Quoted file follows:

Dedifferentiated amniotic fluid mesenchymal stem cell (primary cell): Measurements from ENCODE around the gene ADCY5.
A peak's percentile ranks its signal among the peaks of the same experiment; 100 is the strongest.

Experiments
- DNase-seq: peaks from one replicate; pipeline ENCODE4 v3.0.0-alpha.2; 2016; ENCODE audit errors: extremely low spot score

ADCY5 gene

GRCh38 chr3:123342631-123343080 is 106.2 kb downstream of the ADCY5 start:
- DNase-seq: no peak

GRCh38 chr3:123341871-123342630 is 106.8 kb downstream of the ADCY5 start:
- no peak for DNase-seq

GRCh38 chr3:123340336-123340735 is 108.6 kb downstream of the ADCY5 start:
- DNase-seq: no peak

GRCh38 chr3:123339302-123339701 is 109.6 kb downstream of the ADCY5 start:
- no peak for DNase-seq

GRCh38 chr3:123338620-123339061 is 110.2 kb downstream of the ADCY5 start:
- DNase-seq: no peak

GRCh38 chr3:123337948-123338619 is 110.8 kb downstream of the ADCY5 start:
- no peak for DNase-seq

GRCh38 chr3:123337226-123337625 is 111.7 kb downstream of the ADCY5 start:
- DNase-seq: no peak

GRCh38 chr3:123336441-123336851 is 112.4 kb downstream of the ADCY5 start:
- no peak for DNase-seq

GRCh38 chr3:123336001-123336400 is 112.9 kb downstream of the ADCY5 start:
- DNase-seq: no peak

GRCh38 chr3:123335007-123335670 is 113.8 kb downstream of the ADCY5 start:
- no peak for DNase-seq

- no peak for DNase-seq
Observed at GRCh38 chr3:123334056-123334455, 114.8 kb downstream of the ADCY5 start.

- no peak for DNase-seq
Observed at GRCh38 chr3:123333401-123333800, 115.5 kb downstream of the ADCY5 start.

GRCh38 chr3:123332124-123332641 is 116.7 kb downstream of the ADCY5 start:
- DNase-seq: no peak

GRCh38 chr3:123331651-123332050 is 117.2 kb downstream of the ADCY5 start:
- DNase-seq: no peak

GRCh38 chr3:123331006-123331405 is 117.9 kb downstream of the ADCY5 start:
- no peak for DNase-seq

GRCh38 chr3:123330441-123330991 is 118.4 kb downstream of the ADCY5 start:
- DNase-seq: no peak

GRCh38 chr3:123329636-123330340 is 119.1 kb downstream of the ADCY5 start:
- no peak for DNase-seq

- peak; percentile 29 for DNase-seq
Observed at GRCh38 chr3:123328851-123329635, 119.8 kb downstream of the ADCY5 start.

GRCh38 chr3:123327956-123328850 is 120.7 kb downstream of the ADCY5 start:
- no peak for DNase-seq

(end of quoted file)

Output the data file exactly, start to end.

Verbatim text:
Dedifferentiated amniotic fluid mesenchymal stem cell (primary cell): Measurements from ENCODE around the gene ADCY5.
A peak's percentile ranks its signal among the peaks of the same experiment; 100 is the strongest.

Experiments
- DNase-seq: peaks from one replicate; pipeline ENCODE4 v3.0.0-alpha.2; 2016; ENCODE audit errors: extremely low spot score

ADCY5 gene

GRCh38 chr3:123342631-123343080 is 106.2 kb downstream of the ADCY5 start:
- DNase-seq: no peak

GRCh38 chr3:123341871-123342630 is 106.8 kb downstream of the ADCY5 start:
- no peak for DNase-seq

GRCh38 chr3:123340336-123340735 is 108.6 kb downstream of the ADCY5 start:
- DNase-seq: no peak

GRCh38 chr3:123339302-123339701 is 109.6 kb downstream of the ADCY5 start:
- no peak for DNase-seq

GRCh38 chr3:123338620-123339061 is 110.2 kb downstream of the ADCY5 start:
- DNase-seq: no peak

GRCh38 chr3:123337948-123338619 is 110.8 kb downstream of the ADCY5 start:
- no peak for DNase-seq

GRCh38 chr3:123337226-123337625 is 111.7 kb downstream of the ADCY5 start:
- DNase-seq: no peak

GRCh38 chr3:123336441-123336851 is 112.4 kb downstream of the ADCY5 start:
- no peak for DNase-seq

GRCh38 chr3:123336001-123336400 is 112.9 kb downstream of the ADCY5 start:
- DNase-seq: no peak

GRCh38 chr3:123335007-123335670 is 113.8 kb downstream of the ADCY5 start:
- no peak for DNase-seq

- no peak for DNase-seq
Observed at GRCh38 chr3:123334056-123334455, 114.8 kb downstream of the ADCY5 start.

- no peak for DNase-seq
Observed at GRCh38 chr3:123333401-123333800, 115.5 kb downstream of the ADCY5 start.

GRCh38 chr3:123332124-123332641 is 116.7 kb downstream of the ADCY5 start:
- DNase-seq: no peak

GRCh38 chr3:123331651-123332050 is 117.2 kb downstream of the ADCY5 start:
- DNase-seq: no peak

GRCh38 chr3:123331006-123331405 is 117.9 kb downstream of the ADCY5 start:
- no peak for DNase-seq

GRCh38 chr3:123330441-123330991 is 118.4 kb downstream of the ADCY5 start:
- DNase-seq: no peak

GRCh38 chr3:123329636-123330340 is 119.1 kb downstream of the ADCY5 start:
- no peak for DNase-seq

- peak; percentile 29 for DNase-seq
Observed at GRCh38 chr3:123328851-123329635, 119.8 kb downstream of the ADCY5 start.

GRCh38 chr3:123327956-123328850 is 120.7 kb downstream of the ADCY5 start:
- no peak for DNase-seq